ESG is becoming increasingly linked to cybersecurity. Consumers and investors of all kinds are becoming more savvy about potential cyber vulnerabilities at the organisations with which they connect and share data. As companies are dealing with more and more data, concerns around this are heightening. The message is that a more transparent view of companies’ cyber practices, and a standard framework, is going to be expected. The SEC’s proposals in relation to ESG highlight their growing focus on developing corporate strategies and that data protection and privacy will also gradually fall under the regulator’s remit.

The SEC has been increasingly tackling cybersecurity. In March 2022, SEC proposed amendments to standardise disclosure regarding cybersecurity risk management.  On 3 May 2022, the SEC further announced that 20 additional positions will be allocated to the Crypto Assets and Cyber Unit within the Division of Enforcement which enforces actions against securities law violations in connection to crypto assets. The increase in resources will nearly double the size of the unit. This increased focus is in line with the FBI who have formed a new unit dedicated to cryptocurrency, and the DOJ creating a new team within the Criminal Division, the National Cryptocurrency Enforcement team. This international concentration emphasises the need for companies to have consistent requirements across the board in relation to data and cybersecurity.

SEC Chair Gary Gensler has stated that the SEC evolves to reflect evolving risks, including cybersecurity. He said, “cybersecurity is an emerging risk with which public issuers increasingly must contend. Investors want to know more about how issuers are managing those growing risks.” The SEC want consistent and comparable metrics across a range of topics and it looks like cybersecurity and privacy could be tackled next. Proposed amendments could require, among other things, current reporting about material cybersecurity incidents and periodic reporting to provide updates about previously reported cybersecurity incidents.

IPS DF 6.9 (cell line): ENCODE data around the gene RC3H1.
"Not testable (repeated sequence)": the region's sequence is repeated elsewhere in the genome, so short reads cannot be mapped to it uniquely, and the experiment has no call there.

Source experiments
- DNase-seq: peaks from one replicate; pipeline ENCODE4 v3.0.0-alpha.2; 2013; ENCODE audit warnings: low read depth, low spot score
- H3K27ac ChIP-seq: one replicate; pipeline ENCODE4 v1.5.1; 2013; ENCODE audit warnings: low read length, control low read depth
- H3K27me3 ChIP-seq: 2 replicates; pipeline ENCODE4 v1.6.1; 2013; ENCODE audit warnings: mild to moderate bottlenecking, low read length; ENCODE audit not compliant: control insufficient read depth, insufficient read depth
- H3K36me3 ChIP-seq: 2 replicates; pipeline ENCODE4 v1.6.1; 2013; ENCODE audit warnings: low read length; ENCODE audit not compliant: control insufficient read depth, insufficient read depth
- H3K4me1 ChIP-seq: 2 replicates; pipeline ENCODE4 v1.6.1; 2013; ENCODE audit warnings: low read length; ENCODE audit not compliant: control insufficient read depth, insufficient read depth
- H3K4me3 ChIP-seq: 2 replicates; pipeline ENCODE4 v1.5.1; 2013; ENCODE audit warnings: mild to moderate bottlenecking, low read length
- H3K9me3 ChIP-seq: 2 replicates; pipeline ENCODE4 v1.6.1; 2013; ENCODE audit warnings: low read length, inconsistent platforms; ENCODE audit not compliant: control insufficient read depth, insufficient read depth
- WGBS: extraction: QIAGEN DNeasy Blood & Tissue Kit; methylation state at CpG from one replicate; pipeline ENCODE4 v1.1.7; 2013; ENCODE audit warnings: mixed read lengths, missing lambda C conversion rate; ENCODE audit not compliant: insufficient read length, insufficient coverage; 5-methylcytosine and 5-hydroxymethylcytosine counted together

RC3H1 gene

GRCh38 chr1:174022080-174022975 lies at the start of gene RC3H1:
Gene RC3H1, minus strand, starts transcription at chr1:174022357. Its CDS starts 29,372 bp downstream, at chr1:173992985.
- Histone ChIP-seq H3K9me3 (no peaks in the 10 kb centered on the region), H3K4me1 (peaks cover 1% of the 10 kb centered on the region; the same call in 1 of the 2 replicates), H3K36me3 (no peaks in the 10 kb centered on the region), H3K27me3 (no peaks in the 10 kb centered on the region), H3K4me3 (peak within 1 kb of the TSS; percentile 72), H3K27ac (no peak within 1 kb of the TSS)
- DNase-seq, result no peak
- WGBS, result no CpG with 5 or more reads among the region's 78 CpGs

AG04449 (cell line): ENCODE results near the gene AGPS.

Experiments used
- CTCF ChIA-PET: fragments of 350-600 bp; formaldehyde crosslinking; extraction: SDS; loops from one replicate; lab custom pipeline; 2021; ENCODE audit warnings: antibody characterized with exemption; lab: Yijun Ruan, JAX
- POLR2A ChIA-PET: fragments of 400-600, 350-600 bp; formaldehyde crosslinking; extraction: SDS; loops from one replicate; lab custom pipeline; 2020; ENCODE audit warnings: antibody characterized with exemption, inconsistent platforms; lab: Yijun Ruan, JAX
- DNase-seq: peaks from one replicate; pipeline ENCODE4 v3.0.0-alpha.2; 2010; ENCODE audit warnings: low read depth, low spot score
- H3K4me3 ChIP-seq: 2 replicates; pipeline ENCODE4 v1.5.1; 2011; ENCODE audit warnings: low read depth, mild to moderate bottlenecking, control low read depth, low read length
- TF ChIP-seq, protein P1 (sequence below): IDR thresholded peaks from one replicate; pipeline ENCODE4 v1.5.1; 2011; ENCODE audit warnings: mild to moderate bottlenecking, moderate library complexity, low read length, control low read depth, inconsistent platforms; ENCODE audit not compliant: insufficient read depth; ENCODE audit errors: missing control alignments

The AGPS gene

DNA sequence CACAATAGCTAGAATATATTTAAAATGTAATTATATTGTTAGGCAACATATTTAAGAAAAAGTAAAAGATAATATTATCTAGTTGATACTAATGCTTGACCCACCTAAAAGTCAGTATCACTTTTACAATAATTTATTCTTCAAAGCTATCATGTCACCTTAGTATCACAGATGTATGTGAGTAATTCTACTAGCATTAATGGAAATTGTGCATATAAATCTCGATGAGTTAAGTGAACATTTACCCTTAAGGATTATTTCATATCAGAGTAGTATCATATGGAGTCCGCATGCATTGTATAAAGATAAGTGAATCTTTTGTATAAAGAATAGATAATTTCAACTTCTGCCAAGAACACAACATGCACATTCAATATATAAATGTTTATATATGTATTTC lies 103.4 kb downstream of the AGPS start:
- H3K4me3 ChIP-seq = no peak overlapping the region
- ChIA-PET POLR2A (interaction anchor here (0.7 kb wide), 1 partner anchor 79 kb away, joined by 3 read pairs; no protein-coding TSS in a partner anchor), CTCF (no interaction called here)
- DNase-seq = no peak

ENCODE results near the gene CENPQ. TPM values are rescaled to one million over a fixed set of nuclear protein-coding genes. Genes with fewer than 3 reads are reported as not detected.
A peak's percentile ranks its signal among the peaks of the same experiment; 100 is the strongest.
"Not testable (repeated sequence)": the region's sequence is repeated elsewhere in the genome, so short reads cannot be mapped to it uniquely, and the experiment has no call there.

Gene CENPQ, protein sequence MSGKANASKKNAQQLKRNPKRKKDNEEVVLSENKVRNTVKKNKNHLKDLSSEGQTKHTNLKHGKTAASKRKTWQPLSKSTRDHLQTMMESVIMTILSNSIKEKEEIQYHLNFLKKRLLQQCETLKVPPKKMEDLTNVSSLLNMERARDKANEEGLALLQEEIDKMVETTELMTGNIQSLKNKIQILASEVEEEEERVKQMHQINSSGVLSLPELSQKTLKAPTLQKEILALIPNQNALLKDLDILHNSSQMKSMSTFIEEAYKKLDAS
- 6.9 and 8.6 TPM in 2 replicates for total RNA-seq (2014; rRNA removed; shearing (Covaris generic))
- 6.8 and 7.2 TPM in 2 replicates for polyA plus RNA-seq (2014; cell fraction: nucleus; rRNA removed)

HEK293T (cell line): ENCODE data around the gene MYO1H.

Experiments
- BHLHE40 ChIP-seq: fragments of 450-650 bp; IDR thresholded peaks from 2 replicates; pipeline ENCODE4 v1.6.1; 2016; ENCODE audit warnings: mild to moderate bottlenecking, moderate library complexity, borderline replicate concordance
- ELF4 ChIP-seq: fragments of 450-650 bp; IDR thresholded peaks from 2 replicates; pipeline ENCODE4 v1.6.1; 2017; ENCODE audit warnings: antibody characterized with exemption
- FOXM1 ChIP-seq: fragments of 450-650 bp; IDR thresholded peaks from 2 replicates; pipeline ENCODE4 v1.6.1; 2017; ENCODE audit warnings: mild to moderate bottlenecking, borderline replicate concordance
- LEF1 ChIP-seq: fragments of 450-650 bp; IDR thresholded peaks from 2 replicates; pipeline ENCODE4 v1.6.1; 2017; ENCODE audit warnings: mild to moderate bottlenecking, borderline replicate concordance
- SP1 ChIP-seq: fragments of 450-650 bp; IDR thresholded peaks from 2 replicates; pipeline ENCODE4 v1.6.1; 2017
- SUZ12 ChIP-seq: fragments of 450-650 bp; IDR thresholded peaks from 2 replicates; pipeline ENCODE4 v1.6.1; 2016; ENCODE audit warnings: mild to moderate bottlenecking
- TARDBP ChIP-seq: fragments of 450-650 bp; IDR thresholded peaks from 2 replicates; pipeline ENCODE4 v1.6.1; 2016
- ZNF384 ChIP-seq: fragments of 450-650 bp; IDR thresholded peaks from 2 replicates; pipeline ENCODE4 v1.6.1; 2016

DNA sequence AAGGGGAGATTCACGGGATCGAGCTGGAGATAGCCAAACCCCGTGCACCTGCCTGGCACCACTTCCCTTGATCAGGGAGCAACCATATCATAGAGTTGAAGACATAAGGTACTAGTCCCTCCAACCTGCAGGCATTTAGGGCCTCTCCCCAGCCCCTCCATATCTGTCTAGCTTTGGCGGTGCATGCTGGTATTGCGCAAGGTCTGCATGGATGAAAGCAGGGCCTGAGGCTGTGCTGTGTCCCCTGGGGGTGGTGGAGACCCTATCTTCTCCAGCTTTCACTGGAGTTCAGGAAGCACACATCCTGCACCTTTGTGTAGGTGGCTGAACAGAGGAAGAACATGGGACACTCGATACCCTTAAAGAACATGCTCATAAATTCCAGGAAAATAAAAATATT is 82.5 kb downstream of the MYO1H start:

SEC’s 2022 Examination Priorities highlight the need for security controls and the importance of this for business continuity. It states that “failing to prevent unauthorised access, use, disclosure, disruption, modification, inspection, recording or destruction of sensitive records may have consequences that extend beyond the firm compromised to other market participants and retail investors.” In particular the examination division of the SEC will be reviewing whether firms have taken appropriate measures to safeguard against ransomware attacks, phishing, account intrusions and general cybersecurity.

The ESG related disclosure rules are subject to consultation and the comment period is to remain open for 60 days after publication in the Federal Register.

Authors

Sarah Crowther

Sarah Crowther

London - Walbrook

+44 (0)20 7894 6254

Ornela Markaj

Ornela Markaj

London - Walbrook

+44(0)20 7894 6263

Erin Burns

Erin Burns

+44 (0) 20 7894 6874